So what if you took over the marketing? You ask her to join you in forming a little business, you get photographs taken of her work, and you make the connections. She is the talent, and you are the manager. You don’t let her see how you price the pieces. It doesn’t sound as though she is particularly interested in the business of selling anyway.
Ask her to let you try this, out of love for you, and tell her that in exchange you will stop bothering her about her self-esteem.
Roz
Send Roz your questions to editor[at]theoptimist[dot]com, and write Dear Roz in the subject line. 
Roz is Rosamund Stone Zander, lead author of The Art of Possibility, and you can ask her any question that is close to your heart or concerns you deeply, whether it is about your relationship to family, friends or co-workers, or your place in the world today, or any puzzling situation or compelling issue. One thing is for sure, you will not get a conventional answer. Because Roz looks at your question afresh through the eyes of creativity and possibility.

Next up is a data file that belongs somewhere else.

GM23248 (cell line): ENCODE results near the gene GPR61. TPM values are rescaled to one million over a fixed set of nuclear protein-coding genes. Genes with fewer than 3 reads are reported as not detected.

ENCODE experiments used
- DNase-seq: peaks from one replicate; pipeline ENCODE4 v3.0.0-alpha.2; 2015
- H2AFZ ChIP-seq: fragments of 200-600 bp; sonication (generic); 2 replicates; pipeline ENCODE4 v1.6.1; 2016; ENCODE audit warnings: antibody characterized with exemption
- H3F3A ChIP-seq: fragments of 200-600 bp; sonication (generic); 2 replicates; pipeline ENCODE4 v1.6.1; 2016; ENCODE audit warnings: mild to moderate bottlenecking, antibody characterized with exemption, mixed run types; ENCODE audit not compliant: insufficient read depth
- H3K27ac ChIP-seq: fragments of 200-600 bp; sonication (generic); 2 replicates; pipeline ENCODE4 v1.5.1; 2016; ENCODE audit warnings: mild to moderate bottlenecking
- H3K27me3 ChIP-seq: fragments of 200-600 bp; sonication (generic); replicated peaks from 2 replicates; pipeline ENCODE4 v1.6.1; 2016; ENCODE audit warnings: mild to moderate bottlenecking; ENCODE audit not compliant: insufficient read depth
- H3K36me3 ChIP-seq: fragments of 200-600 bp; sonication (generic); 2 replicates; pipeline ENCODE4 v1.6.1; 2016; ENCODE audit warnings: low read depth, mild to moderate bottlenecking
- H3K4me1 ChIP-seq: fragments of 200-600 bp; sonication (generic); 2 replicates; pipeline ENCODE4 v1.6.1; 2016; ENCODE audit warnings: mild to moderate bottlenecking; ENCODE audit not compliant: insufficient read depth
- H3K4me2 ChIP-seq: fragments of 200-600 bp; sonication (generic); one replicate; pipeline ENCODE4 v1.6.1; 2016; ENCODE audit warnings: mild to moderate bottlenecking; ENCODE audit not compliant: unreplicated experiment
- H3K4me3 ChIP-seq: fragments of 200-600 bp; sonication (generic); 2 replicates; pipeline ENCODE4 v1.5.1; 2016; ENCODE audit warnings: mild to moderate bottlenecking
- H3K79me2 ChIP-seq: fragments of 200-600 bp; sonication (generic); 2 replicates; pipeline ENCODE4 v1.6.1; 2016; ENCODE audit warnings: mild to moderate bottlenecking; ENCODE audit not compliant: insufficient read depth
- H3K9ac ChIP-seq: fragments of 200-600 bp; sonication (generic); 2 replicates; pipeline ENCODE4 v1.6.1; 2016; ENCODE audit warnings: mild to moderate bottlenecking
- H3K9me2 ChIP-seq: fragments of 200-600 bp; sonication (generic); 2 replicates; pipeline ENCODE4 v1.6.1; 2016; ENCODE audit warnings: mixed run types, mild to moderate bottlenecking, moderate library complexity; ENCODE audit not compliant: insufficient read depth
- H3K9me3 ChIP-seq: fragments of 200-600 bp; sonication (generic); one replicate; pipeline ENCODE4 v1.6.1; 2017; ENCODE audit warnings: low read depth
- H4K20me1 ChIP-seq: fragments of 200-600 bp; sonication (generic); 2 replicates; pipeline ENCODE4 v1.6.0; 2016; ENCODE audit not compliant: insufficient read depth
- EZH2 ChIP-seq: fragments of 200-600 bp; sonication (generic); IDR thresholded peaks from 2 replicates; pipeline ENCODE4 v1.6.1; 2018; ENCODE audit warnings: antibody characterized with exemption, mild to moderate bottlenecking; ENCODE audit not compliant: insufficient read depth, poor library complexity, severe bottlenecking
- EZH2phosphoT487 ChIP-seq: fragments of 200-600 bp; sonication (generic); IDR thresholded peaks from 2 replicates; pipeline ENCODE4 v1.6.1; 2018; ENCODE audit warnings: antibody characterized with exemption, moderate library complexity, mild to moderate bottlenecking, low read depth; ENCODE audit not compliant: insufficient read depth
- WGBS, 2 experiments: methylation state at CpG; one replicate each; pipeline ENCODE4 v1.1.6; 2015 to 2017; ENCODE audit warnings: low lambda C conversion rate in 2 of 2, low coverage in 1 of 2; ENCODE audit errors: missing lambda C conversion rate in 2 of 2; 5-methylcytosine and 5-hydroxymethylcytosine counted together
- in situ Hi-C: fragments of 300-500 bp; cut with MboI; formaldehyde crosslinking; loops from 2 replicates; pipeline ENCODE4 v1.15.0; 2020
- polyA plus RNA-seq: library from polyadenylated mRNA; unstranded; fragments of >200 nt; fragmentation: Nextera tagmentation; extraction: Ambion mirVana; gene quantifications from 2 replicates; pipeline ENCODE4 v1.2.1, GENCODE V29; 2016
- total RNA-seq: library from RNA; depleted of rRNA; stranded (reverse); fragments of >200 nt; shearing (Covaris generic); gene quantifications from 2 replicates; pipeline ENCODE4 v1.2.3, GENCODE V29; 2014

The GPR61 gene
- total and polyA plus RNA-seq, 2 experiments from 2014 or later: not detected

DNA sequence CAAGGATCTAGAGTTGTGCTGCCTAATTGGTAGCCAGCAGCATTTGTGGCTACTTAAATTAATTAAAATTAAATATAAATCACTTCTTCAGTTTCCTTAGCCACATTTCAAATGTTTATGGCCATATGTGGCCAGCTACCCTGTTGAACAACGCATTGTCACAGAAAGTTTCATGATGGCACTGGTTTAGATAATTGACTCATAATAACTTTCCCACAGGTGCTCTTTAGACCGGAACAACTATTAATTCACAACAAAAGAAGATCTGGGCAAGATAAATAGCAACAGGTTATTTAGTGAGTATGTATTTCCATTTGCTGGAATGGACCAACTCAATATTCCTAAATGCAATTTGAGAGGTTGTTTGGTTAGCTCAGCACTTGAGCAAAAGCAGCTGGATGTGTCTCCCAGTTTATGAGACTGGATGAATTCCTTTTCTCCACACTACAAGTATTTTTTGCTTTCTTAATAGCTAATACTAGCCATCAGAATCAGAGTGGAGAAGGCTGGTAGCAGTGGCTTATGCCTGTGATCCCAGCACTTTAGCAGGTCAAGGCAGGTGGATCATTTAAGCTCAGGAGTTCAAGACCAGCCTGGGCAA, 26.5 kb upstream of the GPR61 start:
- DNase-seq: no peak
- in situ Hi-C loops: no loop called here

This is an excerpt from a longer Dear Roz section that appears in the March/ April issue of The Intelligent Optimist. Sign up for a membership, or download a free copy of our magazine.

Solution News Source

Dear Roz

Dear Roz,
I have a problem: I have a lot of difficulties with saying no. Especially when someone at work asks me to help out with a project or task that I actually don’t have time for. I just can’t find the strength in myself to say no, even when I know that it’s necessary. I think it might have something to do with being afraid that people might not like me anymore, or will think I’m not working hard enough, even though I know that I do. But without over-psychoanalyzing it, what do you think is the best way to say no in these situations at work?
Thank you!
Beth
Dear Beth,
You’re probably right that your agreeableness has something to do with either wanting approval or being afraid of the feelings you anticipate at the thought of causing displeasure to others. But what you might not have noticed is that you have most likely grown to relish being able to say yes, and you don’t want to be deprived of that satisfaction. You see their gratitude, their happy smiles as you agree to do what they want, and you get to bask in the light of approval.
So I suggest you go on a “yes” diet. Share this with your colleagues and mention that you are treating yourself with a piece of chocolate every time you deliver a little “no.” Offer them one, too.